Background: The use of cannabis for symptoms of endometriosis was investigated utilising retrospective archival data from Strainprint Technologies Ltd., a Canadian data technology company with a mobile phone application that tracks a range of data including dose, mode of administration, chemovar and their effects on various self-reported outcomes, including pelvic pain.
Methods: A retrospective, electronic record-based cohort study of StrainprintTM users with self-reported endometriosis was conducted. Self-rated cannabis efficacy, defined as a function of initial and final symptom ratings, was investigated across the included symptom clusters of cramps, pelvic pain, gastrointestinal pain, nausea, depression, and low libido. Cannabis dosage form, dose and cannabinoid ratio information was also recorded.
Results: A total number of 252 participants identifying as suffering endometriosis recorded 16193 sessions using cannabis between April 2017 and February 2020. The most common method of ingestion was inhalation (n = 10914, 67.4%), with pain as the most common reported symptom being treated by cannabis (n = 9281, 57.3%). Gastrointestinal symptoms, though a less common reason for cannabis usage (15.2%), had the greatest self-reported improvement after use. Inhaled forms had higher efficacy for pain, while oral forms were superior for mood and gastrointestinal symptoms. Dosage varied across ingestion methods, with a median dose of 9 inhalations (IQR 5 to 11) for inhaled dosage forms and 1 mg/mL (IQR 0.5 to 2) for other ingested dosage forms. The ratio of THC to CBD had a statistically significant, yet clinically small, differential effect on efficacy, depending on method of ingestion.
Conclusions: Cannabis appears to be effective for pelvic pain, gastrointestinal issues and mood, with effectiveness differing based on method of ingestion. The greater propensity for use of an inhaled dosage delivery may be due to the rapid onset of pain-relieving effects versus the slower onset of oral products. Oral forms appeared to be superior compared to inhaled forms in the less commonly reported mood or gastrointestinal categories. Clinical trials investigating the tolerability and effectiveness of cannabis for endometriosis pain and associated symptoms are urgently required.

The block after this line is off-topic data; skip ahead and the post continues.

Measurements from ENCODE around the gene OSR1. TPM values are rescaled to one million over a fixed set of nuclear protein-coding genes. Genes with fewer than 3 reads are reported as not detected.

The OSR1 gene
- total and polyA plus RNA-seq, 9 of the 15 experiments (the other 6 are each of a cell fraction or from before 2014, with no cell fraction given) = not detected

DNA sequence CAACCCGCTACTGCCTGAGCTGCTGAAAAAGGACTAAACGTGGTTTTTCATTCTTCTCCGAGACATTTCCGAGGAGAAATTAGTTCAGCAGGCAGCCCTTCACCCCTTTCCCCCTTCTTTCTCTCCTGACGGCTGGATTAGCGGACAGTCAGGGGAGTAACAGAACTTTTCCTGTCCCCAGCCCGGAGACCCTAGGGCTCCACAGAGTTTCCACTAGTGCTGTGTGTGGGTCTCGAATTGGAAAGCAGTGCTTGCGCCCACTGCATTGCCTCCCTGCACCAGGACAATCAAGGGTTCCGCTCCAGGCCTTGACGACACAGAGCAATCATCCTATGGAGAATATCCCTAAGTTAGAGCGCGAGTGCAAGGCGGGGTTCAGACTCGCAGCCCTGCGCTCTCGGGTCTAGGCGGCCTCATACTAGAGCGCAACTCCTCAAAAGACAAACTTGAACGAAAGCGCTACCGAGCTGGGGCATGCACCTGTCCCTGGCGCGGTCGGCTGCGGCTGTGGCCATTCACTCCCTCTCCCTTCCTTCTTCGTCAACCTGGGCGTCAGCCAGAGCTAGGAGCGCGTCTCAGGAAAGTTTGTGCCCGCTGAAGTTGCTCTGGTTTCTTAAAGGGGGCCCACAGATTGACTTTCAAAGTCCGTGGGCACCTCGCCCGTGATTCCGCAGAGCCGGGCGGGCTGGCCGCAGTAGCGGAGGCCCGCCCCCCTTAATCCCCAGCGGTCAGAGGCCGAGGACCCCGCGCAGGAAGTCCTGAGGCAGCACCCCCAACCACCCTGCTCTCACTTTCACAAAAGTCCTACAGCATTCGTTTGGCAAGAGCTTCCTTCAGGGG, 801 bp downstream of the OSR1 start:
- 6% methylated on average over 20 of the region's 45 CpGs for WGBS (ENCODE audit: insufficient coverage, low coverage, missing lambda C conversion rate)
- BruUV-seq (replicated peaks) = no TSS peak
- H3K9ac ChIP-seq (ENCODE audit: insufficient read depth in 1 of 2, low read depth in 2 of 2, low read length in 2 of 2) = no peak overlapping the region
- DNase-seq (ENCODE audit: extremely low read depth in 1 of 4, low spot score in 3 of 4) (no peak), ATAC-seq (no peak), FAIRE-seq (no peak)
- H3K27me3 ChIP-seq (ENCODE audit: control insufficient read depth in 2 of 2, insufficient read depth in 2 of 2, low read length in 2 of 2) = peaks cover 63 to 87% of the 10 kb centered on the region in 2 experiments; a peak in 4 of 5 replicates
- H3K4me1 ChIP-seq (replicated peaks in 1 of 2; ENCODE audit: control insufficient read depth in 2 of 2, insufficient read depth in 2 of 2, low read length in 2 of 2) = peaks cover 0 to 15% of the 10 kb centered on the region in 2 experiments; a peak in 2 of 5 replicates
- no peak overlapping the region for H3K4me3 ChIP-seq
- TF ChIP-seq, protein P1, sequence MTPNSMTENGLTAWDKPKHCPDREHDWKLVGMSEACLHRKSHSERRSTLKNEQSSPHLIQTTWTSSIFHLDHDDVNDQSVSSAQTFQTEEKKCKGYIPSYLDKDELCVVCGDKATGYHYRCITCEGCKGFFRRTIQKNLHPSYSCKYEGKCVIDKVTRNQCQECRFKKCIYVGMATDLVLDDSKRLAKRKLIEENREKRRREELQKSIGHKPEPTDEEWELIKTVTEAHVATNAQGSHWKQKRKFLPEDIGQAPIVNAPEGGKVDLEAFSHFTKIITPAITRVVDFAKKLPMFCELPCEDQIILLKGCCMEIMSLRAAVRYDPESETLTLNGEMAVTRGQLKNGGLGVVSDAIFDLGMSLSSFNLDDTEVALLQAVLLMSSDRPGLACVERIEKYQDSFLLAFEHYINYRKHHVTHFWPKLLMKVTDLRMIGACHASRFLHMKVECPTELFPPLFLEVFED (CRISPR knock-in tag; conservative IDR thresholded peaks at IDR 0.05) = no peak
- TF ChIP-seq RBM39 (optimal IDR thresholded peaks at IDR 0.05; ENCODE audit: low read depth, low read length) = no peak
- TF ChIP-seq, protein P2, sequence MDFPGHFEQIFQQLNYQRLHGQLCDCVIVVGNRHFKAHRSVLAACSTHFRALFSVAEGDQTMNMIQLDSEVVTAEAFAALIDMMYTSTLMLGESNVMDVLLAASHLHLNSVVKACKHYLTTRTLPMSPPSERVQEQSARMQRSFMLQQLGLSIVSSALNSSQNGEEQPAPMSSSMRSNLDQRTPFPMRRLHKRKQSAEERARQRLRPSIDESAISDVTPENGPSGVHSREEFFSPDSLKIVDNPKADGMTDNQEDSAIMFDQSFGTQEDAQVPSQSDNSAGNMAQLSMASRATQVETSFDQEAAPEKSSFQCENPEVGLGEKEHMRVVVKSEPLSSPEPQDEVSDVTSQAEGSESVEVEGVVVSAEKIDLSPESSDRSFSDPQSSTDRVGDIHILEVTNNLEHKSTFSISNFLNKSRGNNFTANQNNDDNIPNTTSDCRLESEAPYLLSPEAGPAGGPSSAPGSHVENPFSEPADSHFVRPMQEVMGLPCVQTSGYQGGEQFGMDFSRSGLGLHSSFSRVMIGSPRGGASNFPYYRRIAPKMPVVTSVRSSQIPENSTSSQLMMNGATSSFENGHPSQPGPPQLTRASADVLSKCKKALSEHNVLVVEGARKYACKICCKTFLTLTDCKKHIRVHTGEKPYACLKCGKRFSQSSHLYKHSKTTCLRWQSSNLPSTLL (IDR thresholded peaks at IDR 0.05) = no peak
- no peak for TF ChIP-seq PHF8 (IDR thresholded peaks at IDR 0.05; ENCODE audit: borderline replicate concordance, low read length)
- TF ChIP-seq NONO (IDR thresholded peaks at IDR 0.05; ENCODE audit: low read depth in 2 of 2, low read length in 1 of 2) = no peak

Conflict of interest statement
I have read the journal’s policy and the authors of this manuscript have the following competing interests: As a medical research institute, NICM Health Research Institute receives research grants and donations from foundations, universities, government agencies, individuals and industry. Sponsors and donors also provide untied funding for work to advance the vision and mission of the Institute. The authors declare no competing financial interests. JS is the recipient of a Western Sydney University Postgraduate Research Scholarship. J.Sarris has received either presentation honoraria, travel support, clinical trial grants, book royalties, or independent consultancy payments from: Australian Natural Therapeutics Group (being a scientific advisor to Australian Natural Therapeutics Group: a cannabis grower and manufacturer), Integria Healthcare & MediHerb, Pfizer, Scius Health, Key Pharmaceuticals, Taki Mai, Fiji Kava, FIT-BioCeuticals, Blackmores, Soho-Flordis, Healthworld, HealthEd, HealthMasters, Kantar Consulting, Angelini Pharmaceuticals, Grunbiotics, Polistudium, Research Reviews, Elsevier, Chaminade University, International Society for Affective Disorders, Complementary Medicines Australia, SPRIM, Terry White Chemists, ANS, Society for Medicinal Plant and Natural Product Research, Sanofi-Aventis, Omega-3 Centre, the National Health and Medical Research Council, CR Roper Fellowship. This does not alter our adherence to PLOS ONE policies on sharing data and materials.